Tuesday, 5 February 2013

Stop (Trouser) Press: Parisian Women Can Now Legally Wear Trousers

Here in Britain, we're used to some barmy antiquated laws, from the one where you can kill a Scotsman in York with a bow and arrow to the one about slapping people seen willfully wearing Crocs (okay, so I made that last one up, but it should be enforced). But the Parisians have just outdone us with their 200-year-old piece of legislation, stating that women should not be permitted to wear trousers

 Jane Avril, as depicted by Toulouse-Lautrec, secretly wishing she was wearing jeans.

When the law was enforced in 1800 it was designed to limit the number of professions that a woman could take on, but it became more and more outdated as bikes soon proved popular and then women had to take on men's jobs during World War I. However, without it being officially overturned, there was theoretically nothing stopping a police officer from arresting and detaining a woman just for wearing trousers - until today.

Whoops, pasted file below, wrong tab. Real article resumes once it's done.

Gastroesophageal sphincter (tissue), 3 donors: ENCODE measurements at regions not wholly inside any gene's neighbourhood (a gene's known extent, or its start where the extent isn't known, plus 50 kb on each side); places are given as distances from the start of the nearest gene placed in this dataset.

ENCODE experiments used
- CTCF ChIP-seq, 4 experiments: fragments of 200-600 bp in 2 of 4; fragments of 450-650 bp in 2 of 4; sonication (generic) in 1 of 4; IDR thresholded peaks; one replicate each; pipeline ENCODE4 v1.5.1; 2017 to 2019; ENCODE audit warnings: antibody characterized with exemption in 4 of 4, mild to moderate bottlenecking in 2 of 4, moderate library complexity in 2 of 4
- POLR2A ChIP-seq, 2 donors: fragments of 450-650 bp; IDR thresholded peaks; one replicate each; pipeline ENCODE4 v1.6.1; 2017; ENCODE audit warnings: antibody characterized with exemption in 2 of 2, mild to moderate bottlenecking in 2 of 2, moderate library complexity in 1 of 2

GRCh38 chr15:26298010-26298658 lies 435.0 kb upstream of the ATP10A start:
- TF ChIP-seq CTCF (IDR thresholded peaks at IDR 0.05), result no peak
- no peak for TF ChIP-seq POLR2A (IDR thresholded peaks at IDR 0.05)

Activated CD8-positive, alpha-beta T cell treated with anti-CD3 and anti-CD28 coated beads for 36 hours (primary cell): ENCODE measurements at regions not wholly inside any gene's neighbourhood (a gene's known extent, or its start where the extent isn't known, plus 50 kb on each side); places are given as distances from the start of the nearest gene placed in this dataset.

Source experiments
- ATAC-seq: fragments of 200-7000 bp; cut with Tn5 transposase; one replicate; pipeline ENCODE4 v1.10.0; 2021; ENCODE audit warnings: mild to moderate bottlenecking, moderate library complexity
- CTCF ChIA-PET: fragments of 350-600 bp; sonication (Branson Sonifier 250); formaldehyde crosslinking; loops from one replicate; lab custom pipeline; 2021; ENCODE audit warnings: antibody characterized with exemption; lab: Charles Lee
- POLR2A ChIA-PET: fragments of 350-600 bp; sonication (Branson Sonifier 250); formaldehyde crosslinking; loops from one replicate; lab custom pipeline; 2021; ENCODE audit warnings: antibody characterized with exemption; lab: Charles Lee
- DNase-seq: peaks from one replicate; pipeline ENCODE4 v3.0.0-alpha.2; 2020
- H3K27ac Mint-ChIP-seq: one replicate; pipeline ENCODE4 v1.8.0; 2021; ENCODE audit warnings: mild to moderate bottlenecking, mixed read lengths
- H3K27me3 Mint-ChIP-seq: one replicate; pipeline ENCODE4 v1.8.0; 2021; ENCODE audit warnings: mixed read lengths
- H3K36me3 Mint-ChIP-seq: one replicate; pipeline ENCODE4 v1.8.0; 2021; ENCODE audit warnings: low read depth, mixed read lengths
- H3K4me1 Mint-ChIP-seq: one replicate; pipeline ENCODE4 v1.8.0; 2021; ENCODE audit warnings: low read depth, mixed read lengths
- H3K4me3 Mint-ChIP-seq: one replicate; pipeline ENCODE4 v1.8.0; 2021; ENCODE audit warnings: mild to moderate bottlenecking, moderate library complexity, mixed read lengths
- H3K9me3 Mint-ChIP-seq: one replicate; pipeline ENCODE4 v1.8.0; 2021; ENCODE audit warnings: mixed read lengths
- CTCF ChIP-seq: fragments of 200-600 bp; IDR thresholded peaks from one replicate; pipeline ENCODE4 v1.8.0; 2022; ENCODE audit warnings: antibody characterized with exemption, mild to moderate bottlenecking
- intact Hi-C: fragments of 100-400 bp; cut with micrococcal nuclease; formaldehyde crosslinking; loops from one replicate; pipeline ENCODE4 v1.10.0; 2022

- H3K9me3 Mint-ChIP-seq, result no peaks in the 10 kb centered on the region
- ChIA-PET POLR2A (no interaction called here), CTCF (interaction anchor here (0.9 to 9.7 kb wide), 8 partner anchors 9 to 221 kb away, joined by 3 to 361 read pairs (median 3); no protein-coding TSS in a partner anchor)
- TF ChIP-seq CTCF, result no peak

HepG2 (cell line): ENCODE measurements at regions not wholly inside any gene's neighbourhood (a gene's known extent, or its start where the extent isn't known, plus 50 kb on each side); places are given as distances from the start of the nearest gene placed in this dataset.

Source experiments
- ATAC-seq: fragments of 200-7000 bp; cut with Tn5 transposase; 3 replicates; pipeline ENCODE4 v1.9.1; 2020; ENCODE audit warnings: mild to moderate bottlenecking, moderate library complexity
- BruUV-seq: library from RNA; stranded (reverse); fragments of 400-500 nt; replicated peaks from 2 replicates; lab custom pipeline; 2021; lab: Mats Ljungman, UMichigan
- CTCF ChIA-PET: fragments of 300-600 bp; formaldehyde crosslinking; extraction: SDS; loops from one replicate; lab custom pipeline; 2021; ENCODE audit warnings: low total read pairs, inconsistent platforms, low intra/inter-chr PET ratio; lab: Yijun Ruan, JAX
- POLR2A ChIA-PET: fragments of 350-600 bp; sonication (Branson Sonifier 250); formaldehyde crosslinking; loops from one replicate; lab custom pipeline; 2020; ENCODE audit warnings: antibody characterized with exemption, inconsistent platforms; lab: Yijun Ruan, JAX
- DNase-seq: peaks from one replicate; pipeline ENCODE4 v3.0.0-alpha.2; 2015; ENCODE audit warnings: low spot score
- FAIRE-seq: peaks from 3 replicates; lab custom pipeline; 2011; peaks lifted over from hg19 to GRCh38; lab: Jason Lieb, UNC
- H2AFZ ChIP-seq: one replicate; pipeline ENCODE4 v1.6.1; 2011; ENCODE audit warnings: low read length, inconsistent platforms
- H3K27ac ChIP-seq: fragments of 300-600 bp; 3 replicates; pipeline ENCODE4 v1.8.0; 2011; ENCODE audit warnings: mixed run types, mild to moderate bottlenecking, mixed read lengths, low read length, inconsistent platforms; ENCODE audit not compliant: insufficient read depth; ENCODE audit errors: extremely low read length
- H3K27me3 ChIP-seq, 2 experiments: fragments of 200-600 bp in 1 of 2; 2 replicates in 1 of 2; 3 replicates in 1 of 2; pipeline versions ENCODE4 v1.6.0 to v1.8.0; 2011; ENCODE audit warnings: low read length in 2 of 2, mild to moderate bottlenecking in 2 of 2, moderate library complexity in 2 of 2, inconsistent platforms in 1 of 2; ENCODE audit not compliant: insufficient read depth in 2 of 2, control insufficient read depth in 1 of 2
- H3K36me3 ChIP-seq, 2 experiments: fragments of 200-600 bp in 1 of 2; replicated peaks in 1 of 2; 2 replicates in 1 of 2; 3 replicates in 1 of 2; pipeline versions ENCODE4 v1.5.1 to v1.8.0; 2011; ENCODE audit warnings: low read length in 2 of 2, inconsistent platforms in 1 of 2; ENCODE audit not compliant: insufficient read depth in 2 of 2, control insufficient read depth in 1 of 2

Strangely enough, it was a conservative politician from France's UMP party who applied for the law to be revoked; it was then championed today by the Minister for Women's Rights, Najat Vallaud-Belkacem. She pointed out that the old-fashioned law didn't fit with the constitution and equal rights principles, so it was thankfully ditched in favour of common sense. 

Vive le pantalon (think I've got that one right - because it's singular in French, like when you read about 'a great pant' in fashion magazines) and here's to some serious trouser displays at Paris Fashion Week later this month.

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